Have you every looked at a home decor element or architectural feature and thought to yourself that you liked it so much you almost wish you could wear a piece of it around each day to show everyone its beauty? Well, the beauty of having crafting skills is that you can always make yourself something inspired by that thing you liked to wear instead! That’s why, when I found myself falling in love with minimalist and industrial chic home decor that uses exposed concrete, I decided to use my DIY skills to create my own concrete necklace, but with a little bit of sparkling flair for extra style.
The finished product actually turned out so nice that a few friends have asked me to make them one since, so I decided to make sure I documented the process for at least one of my glitter and concrete necklaces, just in case any other DIY enthusiasts might want to try their hand at making one too. Check out these step by step instructions complete with photos! If you’d rather follow along with a video tutorial instead of written words, scroll to the bottom of this post to find just what you’re looking for.
For this project, you’ll need:
- DIY fine particle cement
- A spoon
- A paintbrush
- Hot glue
- Satin macrame cord
- A straw
Gather your materials!
Add water to your DIY fine particle cement powder and mix it with your spoon until you’re free of clumps and have the right consistency! Follow the instructions on the back of your package to get the right ratio of water to mix, since it can vary from brand to brand. Set this aside for a second while you make your cardboard mold; concrete takes a long time to dry, so you’ll have plenty of time without any worry of it drying in your mixing bowl.
Use your scissors to cut one large rectangle, two medium rectangles, and two smaller rectangles from your piece of cardboard. You’ll need one slightly wider rectangle that’s about two inches long and an inch wide. This will be the base of the mold you’re about the make, which will determine the size and main shape of your cement necklace pendant. You’ll also need two thinner rectangles the same size as each other that are the same length as your first one (two inches) but don’t have to be quite as wide; mine were about half an inch wide instead of two. The width of these will determine how thick your pendant is, and I didn’t want mine to be too thick. You want to make them a little taller than you want your pendant to be thick so that you have room to work with when you’re filling the mold later in order to avoid cement spillage. Finally, cut two smaller shapes that are the same width as the base shape (two inches) and the same height as the side rectangles you just made (half an inch).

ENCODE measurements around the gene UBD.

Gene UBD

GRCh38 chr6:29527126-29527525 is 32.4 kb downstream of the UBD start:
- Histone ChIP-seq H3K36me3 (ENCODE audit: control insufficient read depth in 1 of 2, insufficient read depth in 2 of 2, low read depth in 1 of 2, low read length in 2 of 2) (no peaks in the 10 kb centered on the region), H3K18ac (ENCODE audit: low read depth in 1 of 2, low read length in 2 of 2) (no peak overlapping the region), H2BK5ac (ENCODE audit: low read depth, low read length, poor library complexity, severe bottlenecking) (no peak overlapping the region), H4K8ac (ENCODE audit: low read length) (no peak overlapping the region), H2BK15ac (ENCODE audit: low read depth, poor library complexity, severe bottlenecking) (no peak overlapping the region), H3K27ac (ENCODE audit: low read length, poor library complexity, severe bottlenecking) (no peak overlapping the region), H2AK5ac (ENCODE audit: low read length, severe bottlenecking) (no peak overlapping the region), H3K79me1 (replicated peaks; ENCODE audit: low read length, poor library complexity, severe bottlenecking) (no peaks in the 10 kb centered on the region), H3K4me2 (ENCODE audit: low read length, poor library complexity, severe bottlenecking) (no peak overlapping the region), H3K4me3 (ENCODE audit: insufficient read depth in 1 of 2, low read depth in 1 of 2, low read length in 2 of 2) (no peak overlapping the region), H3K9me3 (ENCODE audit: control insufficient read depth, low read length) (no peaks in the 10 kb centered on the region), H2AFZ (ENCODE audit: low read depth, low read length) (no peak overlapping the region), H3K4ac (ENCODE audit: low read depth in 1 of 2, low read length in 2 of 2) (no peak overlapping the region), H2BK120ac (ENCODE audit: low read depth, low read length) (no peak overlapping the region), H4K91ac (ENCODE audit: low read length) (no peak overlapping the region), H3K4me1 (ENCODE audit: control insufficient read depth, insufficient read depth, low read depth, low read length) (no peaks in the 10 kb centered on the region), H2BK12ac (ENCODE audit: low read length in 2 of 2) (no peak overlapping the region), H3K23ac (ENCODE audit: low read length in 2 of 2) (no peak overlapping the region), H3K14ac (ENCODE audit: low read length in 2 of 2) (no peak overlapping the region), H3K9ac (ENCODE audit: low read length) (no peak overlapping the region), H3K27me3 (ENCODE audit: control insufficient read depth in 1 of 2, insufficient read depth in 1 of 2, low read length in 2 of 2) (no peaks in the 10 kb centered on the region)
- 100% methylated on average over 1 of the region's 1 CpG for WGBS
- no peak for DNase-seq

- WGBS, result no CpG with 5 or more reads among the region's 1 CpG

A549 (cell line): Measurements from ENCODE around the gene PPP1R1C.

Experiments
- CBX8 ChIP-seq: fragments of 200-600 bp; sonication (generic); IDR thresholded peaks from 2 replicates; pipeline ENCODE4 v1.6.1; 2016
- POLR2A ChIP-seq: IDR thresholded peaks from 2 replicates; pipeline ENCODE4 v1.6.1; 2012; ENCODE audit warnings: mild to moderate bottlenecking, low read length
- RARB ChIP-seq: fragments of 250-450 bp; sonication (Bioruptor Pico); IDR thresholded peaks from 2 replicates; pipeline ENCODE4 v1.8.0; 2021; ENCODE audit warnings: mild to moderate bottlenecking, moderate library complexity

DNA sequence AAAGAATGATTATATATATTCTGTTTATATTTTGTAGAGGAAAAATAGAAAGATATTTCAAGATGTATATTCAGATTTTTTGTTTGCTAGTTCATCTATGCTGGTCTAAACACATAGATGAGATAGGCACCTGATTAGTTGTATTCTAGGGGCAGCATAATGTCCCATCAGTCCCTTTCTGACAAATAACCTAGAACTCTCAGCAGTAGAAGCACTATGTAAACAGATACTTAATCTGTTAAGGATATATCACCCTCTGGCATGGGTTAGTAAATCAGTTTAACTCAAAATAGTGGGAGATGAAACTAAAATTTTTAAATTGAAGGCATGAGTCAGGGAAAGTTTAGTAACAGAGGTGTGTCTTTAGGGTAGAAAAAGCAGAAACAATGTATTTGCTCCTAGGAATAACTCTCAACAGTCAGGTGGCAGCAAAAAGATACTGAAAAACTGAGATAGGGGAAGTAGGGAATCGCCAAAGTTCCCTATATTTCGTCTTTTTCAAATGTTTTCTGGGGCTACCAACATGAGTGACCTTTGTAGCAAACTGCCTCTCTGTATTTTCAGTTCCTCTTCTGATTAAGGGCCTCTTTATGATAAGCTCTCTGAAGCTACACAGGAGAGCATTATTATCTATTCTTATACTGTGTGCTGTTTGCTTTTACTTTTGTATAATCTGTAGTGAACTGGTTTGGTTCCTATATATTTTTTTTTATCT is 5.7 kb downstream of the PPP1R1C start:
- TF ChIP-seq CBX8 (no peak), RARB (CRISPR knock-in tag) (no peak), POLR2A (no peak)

Use your scissors to trim the edges of and resize your rectangles as necessary to make sure they really fit together; your goal is to make a shape like a small rectangular box with no lid to use as a mold. You’ll leave your biggest rectangle flat on the table to make up the bottom of the mold (which will be the back of the pendant) and then you’ll turn the two medium sized rectangles perpendicular to fit down that piece’s sides. The two smaller shapes should fill the space at the short ends and line up to make the top and bottom of the pendant. I trimmed all five of my pieces up a little for a better fit so I could get a neater shape in the end.
Use your hot glue gun to stick the pieces of your cardboard mold into place, trimming them with your scissors as necessary if you want a better fit than what you’re seeing before you glue.